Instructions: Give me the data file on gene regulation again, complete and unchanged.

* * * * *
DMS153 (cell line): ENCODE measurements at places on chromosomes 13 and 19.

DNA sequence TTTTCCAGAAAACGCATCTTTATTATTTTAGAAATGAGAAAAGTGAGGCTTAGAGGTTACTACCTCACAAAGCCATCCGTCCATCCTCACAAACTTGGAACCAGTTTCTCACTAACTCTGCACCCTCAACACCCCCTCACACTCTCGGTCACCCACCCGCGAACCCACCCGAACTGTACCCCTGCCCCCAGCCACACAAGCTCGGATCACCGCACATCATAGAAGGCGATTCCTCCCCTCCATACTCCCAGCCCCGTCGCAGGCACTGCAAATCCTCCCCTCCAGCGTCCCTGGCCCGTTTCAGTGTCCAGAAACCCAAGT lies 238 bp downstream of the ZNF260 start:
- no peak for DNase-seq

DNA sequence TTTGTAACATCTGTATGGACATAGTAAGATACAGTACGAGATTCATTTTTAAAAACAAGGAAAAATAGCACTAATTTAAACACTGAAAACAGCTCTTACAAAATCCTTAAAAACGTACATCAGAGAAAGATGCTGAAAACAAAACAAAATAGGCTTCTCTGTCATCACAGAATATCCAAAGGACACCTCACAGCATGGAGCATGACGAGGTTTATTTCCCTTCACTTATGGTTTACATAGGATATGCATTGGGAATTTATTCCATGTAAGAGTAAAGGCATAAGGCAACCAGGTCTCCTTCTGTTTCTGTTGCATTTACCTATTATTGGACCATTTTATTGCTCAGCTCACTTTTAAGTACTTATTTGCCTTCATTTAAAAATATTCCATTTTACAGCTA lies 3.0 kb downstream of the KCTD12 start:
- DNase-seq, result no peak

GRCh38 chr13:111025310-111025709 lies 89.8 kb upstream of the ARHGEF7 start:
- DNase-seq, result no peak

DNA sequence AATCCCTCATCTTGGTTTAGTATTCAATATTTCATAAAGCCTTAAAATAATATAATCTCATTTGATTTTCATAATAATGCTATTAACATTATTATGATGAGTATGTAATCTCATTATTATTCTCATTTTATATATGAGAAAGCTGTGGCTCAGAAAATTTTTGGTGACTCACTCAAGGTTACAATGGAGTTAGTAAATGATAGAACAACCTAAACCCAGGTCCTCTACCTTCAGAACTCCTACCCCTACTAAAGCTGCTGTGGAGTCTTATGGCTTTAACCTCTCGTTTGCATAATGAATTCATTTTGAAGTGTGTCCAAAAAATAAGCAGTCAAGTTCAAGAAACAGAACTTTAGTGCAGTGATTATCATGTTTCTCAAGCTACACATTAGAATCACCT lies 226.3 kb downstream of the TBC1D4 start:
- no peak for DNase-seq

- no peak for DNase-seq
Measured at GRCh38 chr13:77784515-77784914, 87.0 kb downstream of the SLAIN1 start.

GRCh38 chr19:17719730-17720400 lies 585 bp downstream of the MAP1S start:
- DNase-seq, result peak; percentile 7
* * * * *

DMS153 (cell line): ENCODE measurements at places on chromosomes 13 and 19.

DNA sequence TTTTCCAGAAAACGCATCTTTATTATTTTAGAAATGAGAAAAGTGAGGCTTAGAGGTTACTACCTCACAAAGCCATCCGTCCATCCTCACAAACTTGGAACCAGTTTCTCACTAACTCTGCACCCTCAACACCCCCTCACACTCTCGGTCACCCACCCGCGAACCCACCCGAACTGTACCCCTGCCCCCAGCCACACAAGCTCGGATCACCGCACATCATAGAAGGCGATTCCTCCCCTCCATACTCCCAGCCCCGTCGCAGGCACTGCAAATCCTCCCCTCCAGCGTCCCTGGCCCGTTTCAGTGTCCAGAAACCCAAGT lies 238 bp downstream of the ZNF260 start:
- no peak for DNase-seq

DNA sequence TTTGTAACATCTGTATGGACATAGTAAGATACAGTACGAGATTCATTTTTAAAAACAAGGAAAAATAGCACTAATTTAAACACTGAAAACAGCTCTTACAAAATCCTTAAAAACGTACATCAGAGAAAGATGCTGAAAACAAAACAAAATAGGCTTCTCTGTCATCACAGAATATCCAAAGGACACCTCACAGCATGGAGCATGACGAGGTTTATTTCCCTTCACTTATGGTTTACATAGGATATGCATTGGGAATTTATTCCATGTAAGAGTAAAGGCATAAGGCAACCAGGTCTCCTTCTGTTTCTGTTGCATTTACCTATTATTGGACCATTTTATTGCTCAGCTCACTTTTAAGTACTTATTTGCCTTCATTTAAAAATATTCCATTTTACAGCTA lies 3.0 kb downstream of the KCTD12 start:
- DNase-seq, result no peak

GRCh38 chr13:111025310-111025709 lies 89.8 kb upstream of the ARHGEF7 start:
- DNase-seq, result no peak

DNA sequence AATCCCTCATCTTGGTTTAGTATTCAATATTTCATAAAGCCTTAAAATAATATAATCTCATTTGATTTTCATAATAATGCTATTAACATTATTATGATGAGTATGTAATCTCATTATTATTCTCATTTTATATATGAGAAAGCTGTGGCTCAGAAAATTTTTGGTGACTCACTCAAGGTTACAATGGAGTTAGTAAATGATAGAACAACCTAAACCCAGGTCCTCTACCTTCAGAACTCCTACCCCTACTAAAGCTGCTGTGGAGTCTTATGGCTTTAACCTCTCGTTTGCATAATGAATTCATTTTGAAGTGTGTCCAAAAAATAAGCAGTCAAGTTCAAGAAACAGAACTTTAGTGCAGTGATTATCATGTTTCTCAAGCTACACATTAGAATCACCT lies 226.3 kb downstream of the TBC1D4 start:
- no peak for DNase-seq

- no peak for DNase-seq
Measured at GRCh38 chr13:77784515-77784914, 87.0 kb downstream of the SLAIN1 start.

GRCh38 chr19:17719730-17720400 lies 585 bp downstream of the MAP1S start:
- DNase-seq, result peak; percentile 7